We had some great things shared this week in regard to history here in Excelsior Springs. Below are the local posts that were made, for you to reflect on:
This past week I shared a picture of Whizzo the Clown, who used to make public appearances for parades and events here in Excelsior Springs. Originally Dennis Hartman had shared the image below:
People shared memories in the comments. Deb Ross said, “Who didn’t love Whizzo???” and Sid Lee shared, “I have a picture with him way back when I was young. Probably 50 years ago.” David Griffin reflected, “Frank “Whizzo” Wizarde, not thought of him in a long time.”
It’s funny to me to see others talk about their time with the clown because my Grandpa Joe Morgan used to tell a great story about my Aunt Molly Morgan Roberts and her first meeting with Whizzo. Luckily, Grandpa published the story in his column, The Way It Was, in the Excelsior Springs Standard. Below is the story that Grandpa shared:
Whizzo Meets His Match – by Joe Morgan, Columnist, Excelsior Springs Standard
Somehow, Frank Wizard, a.k.a. Whizzo the Clown came up in a conversation the other day. He’s gone on to that big circus in the sky, but his memory certainly lives on with me.
Back in the good old days when the kids were small and TV was in glorious black and white, K.C.’s answer to Buffalo Bob was this same Whizzo the Clown. With a live TV show at the prime noon hour, he had a good lock on the kindergarten and below crowd. With a funny hat, bulbous nose and long shoes, he opened many a meat market. Whenever he appeared anywhere close by, the kids dragged us along to see this latter-day pied piper.
On his TV show the format was to use local participation, about 20 different kids each show. He had his snappy patter and bag of tricks, but the kiddie interviews and marches as they all stomped around the studio was the highlight of the show. Also,t he most unpredictable part.
This use of different cast each day used up a lot of youthful bodies and all the kids dreamed about being in the show…to talk and march with their hero. Finally my youngest daughter, Molly, and a neighborhood buddgy got their call to make their debut in show biz.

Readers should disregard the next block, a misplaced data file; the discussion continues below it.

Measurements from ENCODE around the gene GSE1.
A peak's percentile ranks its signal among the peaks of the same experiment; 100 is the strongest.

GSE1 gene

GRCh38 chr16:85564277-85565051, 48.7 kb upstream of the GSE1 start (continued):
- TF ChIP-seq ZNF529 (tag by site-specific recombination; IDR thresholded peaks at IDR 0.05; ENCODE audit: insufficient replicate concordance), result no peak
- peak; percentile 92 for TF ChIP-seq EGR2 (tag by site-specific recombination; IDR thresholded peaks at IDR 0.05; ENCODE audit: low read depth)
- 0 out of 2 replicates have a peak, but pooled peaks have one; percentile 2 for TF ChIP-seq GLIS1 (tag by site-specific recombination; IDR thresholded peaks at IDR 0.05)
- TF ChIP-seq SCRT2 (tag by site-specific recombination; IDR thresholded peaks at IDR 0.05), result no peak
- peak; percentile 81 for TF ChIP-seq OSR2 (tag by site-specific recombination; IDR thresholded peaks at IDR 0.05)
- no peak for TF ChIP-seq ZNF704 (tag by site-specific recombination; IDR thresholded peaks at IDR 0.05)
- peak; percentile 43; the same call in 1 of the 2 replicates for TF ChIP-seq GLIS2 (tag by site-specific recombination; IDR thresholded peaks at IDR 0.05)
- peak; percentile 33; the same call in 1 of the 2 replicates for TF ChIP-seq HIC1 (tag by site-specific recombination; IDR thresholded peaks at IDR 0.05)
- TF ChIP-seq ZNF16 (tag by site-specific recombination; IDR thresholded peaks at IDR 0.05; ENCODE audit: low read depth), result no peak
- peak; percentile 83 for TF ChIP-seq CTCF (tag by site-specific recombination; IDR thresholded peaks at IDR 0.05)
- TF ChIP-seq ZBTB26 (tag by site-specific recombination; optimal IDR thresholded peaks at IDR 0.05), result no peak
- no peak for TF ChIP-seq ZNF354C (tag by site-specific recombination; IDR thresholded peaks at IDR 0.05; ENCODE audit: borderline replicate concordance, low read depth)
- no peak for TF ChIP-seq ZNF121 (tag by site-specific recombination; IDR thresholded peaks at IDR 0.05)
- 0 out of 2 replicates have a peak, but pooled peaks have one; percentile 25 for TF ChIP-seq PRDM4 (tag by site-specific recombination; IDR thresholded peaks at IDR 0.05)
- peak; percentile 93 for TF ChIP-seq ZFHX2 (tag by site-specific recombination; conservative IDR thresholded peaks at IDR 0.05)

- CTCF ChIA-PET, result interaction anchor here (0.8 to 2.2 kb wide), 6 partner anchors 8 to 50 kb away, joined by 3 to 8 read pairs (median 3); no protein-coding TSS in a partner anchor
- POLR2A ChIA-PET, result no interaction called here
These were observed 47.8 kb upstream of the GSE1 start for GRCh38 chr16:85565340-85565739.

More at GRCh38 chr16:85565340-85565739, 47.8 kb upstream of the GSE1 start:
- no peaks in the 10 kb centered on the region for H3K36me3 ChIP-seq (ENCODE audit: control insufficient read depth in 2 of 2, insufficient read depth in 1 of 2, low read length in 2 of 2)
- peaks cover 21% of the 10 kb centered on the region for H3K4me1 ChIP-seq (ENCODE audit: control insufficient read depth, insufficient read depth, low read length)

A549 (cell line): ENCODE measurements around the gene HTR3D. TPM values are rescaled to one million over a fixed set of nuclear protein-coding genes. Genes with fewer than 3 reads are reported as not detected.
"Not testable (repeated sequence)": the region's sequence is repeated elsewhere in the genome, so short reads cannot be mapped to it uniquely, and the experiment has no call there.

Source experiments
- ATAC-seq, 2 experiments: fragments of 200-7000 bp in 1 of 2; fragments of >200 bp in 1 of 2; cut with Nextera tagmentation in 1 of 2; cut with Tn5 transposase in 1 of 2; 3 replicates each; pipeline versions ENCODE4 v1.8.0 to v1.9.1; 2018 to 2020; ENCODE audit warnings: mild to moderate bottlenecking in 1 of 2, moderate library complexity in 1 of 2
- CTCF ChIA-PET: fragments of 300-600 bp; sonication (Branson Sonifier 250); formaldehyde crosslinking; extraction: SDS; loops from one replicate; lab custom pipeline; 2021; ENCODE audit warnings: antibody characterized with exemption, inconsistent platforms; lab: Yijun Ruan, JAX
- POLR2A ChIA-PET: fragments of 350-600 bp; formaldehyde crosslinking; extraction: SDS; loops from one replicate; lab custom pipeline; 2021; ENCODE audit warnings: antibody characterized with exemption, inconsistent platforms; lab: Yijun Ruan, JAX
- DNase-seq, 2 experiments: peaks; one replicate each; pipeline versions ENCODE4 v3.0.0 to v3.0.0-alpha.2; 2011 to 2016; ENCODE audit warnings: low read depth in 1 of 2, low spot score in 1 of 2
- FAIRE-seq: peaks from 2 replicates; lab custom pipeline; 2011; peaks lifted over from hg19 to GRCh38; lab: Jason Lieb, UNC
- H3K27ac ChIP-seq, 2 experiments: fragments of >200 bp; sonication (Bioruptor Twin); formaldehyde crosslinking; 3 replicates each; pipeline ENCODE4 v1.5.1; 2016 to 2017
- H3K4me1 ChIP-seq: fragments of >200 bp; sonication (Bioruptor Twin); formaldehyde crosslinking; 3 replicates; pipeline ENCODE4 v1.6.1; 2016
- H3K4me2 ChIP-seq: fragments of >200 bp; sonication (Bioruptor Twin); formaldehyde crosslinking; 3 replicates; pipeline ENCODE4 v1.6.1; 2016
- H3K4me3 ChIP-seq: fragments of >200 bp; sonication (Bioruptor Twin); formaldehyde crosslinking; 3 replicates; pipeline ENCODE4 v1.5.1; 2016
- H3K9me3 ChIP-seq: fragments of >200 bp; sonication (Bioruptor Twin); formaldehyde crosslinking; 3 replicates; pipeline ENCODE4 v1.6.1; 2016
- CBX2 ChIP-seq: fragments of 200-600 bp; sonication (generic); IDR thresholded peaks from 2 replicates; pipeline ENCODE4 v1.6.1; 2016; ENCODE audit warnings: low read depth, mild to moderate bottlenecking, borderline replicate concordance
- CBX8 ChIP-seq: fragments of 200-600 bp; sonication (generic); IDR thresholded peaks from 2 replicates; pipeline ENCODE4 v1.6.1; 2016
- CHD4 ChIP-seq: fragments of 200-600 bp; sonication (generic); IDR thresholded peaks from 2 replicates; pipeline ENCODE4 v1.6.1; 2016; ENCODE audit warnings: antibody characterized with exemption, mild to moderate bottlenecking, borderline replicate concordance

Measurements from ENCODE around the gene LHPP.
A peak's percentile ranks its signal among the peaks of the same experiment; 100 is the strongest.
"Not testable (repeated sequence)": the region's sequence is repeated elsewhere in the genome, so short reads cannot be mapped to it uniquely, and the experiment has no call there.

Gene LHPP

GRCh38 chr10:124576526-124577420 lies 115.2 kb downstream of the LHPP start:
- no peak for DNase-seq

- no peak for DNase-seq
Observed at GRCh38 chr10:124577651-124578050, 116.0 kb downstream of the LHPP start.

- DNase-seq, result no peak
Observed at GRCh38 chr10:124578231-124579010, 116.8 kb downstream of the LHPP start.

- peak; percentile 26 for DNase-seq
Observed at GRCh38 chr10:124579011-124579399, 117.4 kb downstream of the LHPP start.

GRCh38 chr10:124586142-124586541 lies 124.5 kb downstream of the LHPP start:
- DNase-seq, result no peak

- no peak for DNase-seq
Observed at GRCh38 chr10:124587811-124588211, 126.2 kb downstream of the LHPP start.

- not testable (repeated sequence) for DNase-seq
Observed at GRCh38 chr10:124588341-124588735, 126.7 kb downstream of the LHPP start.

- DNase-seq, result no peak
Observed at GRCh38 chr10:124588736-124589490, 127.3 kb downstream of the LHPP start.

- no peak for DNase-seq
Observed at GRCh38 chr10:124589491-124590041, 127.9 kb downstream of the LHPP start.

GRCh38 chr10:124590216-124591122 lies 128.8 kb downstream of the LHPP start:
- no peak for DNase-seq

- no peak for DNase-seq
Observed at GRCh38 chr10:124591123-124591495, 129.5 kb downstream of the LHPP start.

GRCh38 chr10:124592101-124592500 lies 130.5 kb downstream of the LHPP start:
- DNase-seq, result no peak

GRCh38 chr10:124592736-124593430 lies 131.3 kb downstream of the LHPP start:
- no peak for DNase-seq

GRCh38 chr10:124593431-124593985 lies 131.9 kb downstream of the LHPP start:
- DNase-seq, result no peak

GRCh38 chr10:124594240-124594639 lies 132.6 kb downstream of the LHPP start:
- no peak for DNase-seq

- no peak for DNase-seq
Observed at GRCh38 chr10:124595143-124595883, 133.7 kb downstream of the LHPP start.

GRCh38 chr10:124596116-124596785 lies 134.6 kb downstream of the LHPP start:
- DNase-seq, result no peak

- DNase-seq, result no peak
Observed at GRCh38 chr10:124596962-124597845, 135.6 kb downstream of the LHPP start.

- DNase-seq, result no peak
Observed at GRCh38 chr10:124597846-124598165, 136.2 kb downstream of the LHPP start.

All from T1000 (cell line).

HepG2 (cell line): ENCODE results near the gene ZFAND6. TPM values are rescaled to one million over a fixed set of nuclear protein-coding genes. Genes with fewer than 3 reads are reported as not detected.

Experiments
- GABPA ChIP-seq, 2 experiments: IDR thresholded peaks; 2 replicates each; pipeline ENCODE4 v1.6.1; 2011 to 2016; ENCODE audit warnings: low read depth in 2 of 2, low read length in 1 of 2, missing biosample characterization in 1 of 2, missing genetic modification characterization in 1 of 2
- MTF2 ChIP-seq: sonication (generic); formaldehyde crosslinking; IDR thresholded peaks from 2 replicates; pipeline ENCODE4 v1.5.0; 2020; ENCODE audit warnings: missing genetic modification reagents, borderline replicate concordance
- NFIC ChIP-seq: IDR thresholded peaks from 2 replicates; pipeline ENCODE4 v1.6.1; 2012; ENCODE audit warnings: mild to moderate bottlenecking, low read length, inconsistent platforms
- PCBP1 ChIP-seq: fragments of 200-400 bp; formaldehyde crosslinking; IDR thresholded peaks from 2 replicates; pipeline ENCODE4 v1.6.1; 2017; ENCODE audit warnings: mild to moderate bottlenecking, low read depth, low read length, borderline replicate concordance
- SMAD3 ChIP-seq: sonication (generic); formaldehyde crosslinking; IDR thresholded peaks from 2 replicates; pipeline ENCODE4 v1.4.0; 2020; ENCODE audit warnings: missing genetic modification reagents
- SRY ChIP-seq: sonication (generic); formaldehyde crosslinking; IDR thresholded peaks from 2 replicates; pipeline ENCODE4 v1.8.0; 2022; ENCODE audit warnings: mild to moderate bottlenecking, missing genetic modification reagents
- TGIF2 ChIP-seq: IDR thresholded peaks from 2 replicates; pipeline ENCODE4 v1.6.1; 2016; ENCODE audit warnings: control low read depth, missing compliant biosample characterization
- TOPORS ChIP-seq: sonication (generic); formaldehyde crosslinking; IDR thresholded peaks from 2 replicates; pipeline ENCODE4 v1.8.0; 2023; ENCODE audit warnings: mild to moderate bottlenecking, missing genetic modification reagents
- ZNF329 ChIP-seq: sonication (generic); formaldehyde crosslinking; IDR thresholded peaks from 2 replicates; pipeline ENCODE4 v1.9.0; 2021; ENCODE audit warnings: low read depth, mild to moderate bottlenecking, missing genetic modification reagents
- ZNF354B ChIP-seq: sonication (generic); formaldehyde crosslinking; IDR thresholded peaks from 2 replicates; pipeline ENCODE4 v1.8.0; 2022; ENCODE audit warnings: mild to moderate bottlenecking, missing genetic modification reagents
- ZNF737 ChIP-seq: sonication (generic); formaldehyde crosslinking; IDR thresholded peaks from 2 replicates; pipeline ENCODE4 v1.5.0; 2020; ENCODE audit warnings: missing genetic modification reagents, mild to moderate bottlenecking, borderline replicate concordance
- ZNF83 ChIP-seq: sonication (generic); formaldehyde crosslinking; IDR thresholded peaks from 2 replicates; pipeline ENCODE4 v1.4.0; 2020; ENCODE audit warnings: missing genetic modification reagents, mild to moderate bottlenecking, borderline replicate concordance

Her mother frantically worked on a special dress for Molly while my other kids were secretly envious. Blase old Dad passed it off as nothing special. Of course, I did take my portable TV and my lunch to work on the big day. With the TV handily on hand and my constant babble about my little girl’s debut on the stage…I suddenly drew a crowd at the office as we all sat and awaited the big event.
Sweating through the commercials and introductory chatter, I thought that the kids would never appear…but then they were on in a nervous rush. As they marched around behind Whizzo with their balloons and party hats, I swelled with pride.
“That’s my kid there. No, the littlest one at the back who’s always out of step!”
After a few other maneuvers the interviews were on with the kids on the great man’s lap as he asked questions geared hopefully to get some funny answers that only kids can come up with. I didn’t envy him as he mostly ran into embarrassed and stammering silence.
“What’s your name, little girl?”
“You’re Polly, huh? What a funny name.”
“No, M o l l y, Molly!”
He persisted: “Polly, huh?”
Back at the office my friends sympathetically smiled at old Dad as his kid got dissected on the tube. Finally Molly retreated back to her seat in frustrated tears.
I muttered under my breath as the hour wore down to the grand finale where Whizzo marched the kids out of the studio. Thinking, perhaps, to placate Molly, he leaned down, took her hand and said: “Here, Polly, you march with me.”
That giant nose was just too much temptation for a kid. She threw a fast…and mighty left hook that connected perfectly. Nose awry, amid great confusion, Whizzo somehow shuffled them all off and the show was over.
Molly was, of course, the star of the show at our office, but we all agreed that it would perhaps be better for her to look to another field…maybe like being a bronc rider.
Saw his show later and somehow he seemed sweeter…or maybe like more wary. Actually Whizzo was lucky that he wasn’t in business long enough to have any of my 10 grandkids on.
I can see it now. There’s this big red nose target…and then POW!
My Grandpa Joe was also an artist and his column would usually feature a cartoon that he would draw to go with it, like the one below (Way to go, Aunt Polly!):
Here are some other stories you might like regarding ES History: